I was apprehensive to make this video. As much as I love sharing my experiences and tips to help people who are probably in the same position I’ve been in a million times in my journey with art (and continue to be in sometimes today) I hate to come across as didactic, or a know-it-all, and there will always be people who disagree with my approach. When it comes to art- and good art at that- it’s such a subjective topic. I know a lot of people will consider my strict and structured approach to improvement, so far-removed from the fun, expressive experience that art is supposed to be.
The point I hope to get across is that you have to take art seriously, in order to have fun with it. I suppose like if you wanted to be a ballet dancer; you have to go through the pain, force yourself into those shoes, stretch and strain and bruise your body, before you can move with character and zest and that effortless fluidity.
Now if that sounds like something you can get on board with, here are the steps mentioned, simplified and broken down into a plan of action that you can adopt into your life today.
1. Dedicate a specific amount of time to your art EVERY DAY. Create a habit, whether it’s a sketchbook session straight after breakfast, an hour of drawing before you go to bed, or doodles in a notebook while you’re watching TV. (Quick tip- Before you start getting too serious with it, just work on solidifying that habit into your daily routine. If you make it too challenging and demanding from the start, you’re not gonna be too keen on keeping it up. Start out by just committing to drawing something. Everyday. It doesn’t matter what. )
2. In this dedicated time (once you’ve got the habit established in your routine) you have the options to WORK or PLAY. Below are some examples of each. Play is something you can’t force, but if the moment takes you then I’d really encourage it. It all depends on how inspired you’re feeling. If you’ve got no ideas or motivation, it’s time to work. (The more you work, the easier and more natural play will become.)
Study the work of the masters; read up on artists you admire. What tools so they use? And how? Try to adopt some of their methods and recreate some of your favourite pieces of theirs as accurately as you can and to the best of your ability.
Learn the fundamentals; watch online videos or read a book on things like lighting, colour theory, composition etc. Take notes and practice what you’ve learned.
(I’ll have a list of my recommended books, lessons and resources at the end of this article).
Figure studies; there are some great online resources available for free that allow you to draw models posing in realtime.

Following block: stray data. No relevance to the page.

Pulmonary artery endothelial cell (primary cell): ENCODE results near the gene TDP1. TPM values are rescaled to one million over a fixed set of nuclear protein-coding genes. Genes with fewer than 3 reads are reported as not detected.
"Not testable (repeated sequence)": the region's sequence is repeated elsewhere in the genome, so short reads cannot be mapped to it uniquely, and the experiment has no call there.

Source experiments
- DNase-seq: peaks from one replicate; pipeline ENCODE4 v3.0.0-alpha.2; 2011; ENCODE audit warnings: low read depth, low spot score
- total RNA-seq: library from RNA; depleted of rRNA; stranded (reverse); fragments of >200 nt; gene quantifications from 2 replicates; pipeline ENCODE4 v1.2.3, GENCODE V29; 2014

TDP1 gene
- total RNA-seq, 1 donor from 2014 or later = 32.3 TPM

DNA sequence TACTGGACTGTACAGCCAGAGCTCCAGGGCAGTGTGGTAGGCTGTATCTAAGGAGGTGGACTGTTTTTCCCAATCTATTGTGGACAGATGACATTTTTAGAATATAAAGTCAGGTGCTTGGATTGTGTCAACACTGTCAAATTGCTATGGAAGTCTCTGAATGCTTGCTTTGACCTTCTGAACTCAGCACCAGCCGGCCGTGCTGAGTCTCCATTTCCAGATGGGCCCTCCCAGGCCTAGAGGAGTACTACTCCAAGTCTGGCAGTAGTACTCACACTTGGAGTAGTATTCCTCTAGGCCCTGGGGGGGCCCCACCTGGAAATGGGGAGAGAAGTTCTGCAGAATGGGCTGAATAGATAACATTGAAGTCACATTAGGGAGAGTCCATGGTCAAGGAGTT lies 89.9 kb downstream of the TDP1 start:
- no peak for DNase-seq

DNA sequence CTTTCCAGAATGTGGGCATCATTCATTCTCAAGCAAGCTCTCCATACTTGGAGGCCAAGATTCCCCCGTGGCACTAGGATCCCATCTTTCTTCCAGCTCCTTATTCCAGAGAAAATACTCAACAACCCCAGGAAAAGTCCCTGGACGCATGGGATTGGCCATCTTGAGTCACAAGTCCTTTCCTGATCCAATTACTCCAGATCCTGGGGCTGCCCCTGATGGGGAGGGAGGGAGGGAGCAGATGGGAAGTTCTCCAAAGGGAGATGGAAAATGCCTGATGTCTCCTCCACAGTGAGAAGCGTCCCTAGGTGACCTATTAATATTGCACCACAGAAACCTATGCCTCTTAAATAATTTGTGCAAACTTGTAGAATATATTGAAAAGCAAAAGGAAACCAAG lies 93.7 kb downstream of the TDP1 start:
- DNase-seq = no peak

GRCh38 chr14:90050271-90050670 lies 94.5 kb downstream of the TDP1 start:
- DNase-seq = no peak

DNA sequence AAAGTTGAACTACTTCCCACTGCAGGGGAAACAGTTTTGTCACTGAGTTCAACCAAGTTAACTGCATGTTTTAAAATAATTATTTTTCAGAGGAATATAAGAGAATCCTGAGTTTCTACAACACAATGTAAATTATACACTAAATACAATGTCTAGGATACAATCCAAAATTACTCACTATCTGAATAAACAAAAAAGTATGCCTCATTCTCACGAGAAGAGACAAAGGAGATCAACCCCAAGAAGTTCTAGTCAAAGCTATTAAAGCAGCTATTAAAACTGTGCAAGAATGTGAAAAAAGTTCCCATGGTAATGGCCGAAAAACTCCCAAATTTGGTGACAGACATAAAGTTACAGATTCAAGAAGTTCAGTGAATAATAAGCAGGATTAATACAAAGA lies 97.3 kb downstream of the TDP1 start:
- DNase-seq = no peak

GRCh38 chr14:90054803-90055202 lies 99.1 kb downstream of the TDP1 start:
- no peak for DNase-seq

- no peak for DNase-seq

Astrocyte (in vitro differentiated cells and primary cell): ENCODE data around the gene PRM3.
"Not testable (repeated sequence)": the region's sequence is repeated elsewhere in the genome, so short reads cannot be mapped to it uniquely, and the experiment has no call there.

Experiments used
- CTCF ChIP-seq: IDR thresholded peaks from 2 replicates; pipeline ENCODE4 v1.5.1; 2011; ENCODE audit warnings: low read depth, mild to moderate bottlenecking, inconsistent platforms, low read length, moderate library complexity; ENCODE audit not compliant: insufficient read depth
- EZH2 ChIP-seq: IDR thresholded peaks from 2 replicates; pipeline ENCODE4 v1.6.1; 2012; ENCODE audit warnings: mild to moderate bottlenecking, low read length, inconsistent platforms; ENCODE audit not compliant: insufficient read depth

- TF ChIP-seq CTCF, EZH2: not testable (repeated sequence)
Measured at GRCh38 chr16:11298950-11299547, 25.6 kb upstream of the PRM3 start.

Reference; Find pictures online. Better yet, draw from life. Draw the thing you struggle with the most, over and over. The best way to learn the structure of something, the best way to make sense of it, is to draw it.
Build up an encyclopaedic catalogue in your head of as many things as possible, all learned through drawing them.
Any ideas for drawings you might have, get them onto paper. It doesn’t matter if you don’t think you’re good enough yet to do the idea justice. You don’t have to get it down right, just get it down. You can find the flaws and use those as subjects to work on next time you want to work rather than play.
Experiment with supplies you’ve never used before, but have always been tempted to. Don’t be afraid to make a mess. Just make marks on paper and see where it takes you. Try new things and see what works and what doesn’t.
Just doodle; maybe you don’t have any idea what you want to draw. Just let the drawings take shape. You might start with a scribble or a circle or a line. Let if flow.
If you find yourself staring at a blank page, unable to create anything, you need to pop over to the work column and do something over there.
Remember, playing requires fuel and fuel comes from work!
3. Once you’re done, it’s time to reflect. Look at what you’ve done, analyse it. What went well? What didn’t? What could you do differently with the things that didn’t go so well? Note down the aspects that you need to put more work into. When it comes to your art session tomorrow, you’ve got a head start on what you’re going to focus on.
4. In the meantime, don’t forget to share your work, either online or with people around you. Feedback is important, people see your art in a way that you don’t. And you can learn a lot about yourself by analysing others as well. Engage and put yourself out there.
The major key here is balance, we learn through studying and we learn through doing. And both of these will only get you so far on their own. You can draw and draw but if you’re not studying your subject matter, you’ll always be limited to what you think you already know. And you can read all the books in the world, but until you start implementing what you learn onto paper, its not gonna stick. You’re taking in the facts, but you’re not translating that into the truth.
Useful Links and Resources
- Anatomy For the Artist - Sarah Simblet
- Sketching From the Imagination - 3DTotal
- Imaginative Realism: How to Paint What Doesn't Exist - James Gurney
- Real-time life-drawing
- Timed (optional) poses
- Skillshare (use code MINNIE when signing up for your first 3 months at $0.99)
- Educational YouTube channels and playlists
- Artist James Gurney talks through and demonstrates his plein-air process
- Lots of sketchbook flip-throughs and tutorials
- New Masters Academy learn a range of tips and skills